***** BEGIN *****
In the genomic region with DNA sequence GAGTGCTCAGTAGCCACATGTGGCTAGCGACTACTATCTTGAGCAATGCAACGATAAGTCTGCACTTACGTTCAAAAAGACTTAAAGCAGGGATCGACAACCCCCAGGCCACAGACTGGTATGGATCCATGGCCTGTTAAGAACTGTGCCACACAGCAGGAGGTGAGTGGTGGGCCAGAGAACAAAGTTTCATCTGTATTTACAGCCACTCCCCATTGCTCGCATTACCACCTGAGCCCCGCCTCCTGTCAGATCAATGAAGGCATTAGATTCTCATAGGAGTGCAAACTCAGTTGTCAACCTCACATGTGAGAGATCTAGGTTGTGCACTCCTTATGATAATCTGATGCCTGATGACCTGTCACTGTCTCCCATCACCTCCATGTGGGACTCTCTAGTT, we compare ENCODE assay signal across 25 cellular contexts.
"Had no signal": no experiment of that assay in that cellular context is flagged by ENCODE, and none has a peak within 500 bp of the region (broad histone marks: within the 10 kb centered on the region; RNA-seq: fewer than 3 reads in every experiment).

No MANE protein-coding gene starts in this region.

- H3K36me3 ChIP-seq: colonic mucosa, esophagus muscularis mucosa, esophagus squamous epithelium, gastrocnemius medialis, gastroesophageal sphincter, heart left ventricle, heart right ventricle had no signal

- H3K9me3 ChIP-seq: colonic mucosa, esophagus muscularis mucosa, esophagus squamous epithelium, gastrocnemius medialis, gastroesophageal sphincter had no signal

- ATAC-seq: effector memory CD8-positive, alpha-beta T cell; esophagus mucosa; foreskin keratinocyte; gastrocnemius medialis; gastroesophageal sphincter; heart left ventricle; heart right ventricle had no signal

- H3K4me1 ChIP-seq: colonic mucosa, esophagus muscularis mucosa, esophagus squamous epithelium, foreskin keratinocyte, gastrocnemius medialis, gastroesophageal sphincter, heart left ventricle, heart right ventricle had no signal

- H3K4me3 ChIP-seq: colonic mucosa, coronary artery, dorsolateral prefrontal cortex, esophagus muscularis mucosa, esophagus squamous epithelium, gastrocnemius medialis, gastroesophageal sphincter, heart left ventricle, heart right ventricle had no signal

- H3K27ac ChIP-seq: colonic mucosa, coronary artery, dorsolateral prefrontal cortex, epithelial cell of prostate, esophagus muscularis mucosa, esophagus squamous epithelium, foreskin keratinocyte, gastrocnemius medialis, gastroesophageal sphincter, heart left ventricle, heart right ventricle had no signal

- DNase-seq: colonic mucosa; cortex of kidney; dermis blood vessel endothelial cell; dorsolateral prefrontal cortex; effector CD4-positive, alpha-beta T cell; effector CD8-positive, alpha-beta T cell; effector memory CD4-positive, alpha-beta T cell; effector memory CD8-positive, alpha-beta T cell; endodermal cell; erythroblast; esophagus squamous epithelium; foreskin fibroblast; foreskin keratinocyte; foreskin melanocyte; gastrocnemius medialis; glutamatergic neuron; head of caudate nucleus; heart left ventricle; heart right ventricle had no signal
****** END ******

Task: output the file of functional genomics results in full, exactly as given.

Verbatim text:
In the genomic region with DNA sequence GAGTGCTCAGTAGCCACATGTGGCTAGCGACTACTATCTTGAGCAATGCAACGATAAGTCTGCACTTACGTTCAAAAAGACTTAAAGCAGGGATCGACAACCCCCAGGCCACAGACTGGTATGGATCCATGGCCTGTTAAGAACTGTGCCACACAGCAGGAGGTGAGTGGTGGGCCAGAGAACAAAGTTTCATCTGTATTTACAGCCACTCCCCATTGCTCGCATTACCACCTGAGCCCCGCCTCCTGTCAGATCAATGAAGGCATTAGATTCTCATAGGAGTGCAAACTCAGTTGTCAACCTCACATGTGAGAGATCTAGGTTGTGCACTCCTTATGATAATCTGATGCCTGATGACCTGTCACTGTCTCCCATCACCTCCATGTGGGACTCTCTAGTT, we compare ENCODE assay signal across 25 cellular contexts.
"Had no signal": no experiment of that assay in that cellular context is flagged by ENCODE, and none has a peak within 500 bp of the region (broad histone marks: within the 10 kb centered on the region; RNA-seq: fewer than 3 reads in every experiment).

No MANE protein-coding gene starts in this region.

- H3K36me3 ChIP-seq: colonic mucosa, esophagus muscularis mucosa, esophagus squamous epithelium, gastrocnemius medialis, gastroesophageal sphincter, heart left ventricle, heart right ventricle had no signal

- H3K9me3 ChIP-seq: colonic mucosa, esophagus muscularis mucosa, esophagus squamous epithelium, gastrocnemius medialis, gastroesophageal sphincter had no signal

- ATAC-seq: effector memory CD8-positive, alpha-beta T cell; esophagus mucosa; foreskin keratinocyte; gastrocnemius medialis; gastroesophageal sphincter; heart left ventricle; heart right ventricle had no signal

- H3K4me1 ChIP-seq: colonic mucosa, esophagus muscularis mucosa, esophagus squamous epithelium, foreskin keratinocyte, gastrocnemius medialis, gastroesophageal sphincter, heart left ventricle, heart right ventricle had no signal

- H3K4me3 ChIP-seq: colonic mucosa, coronary artery, dorsolateral prefrontal cortex, esophagus muscularis mucosa, esophagus squamous epithelium, gastrocnemius medialis, gastroesophageal sphincter, heart left ventricle, heart right ventricle had no signal

- H3K27ac ChIP-seq: colonic mucosa, coronary artery, dorsolateral prefrontal cortex, epithelial cell of prostate, esophagus muscularis mucosa, esophagus squamous epithelium, foreskin keratinocyte, gastrocnemius medialis, gastroesophageal sphincter, heart left ventricle, heart right ventricle had no signal

- DNase-seq: colonic mucosa; cortex of kidney; dermis blood vessel endothelial cell; dorsolateral prefrontal cortex; effector CD4-positive, alpha-beta T cell; effector CD8-positive, alpha-beta T cell; effector memory CD4-positive, alpha-beta T cell; effector memory CD8-positive, alpha-beta T cell; endodermal cell; erythroblast; esophagus squamous epithelium; foreskin fibroblast; foreskin keratinocyte; foreskin melanocyte; gastrocnemius medialis; glutamatergic neuron; head of caudate nucleus; heart left ventricle; heart right ventricle had no signal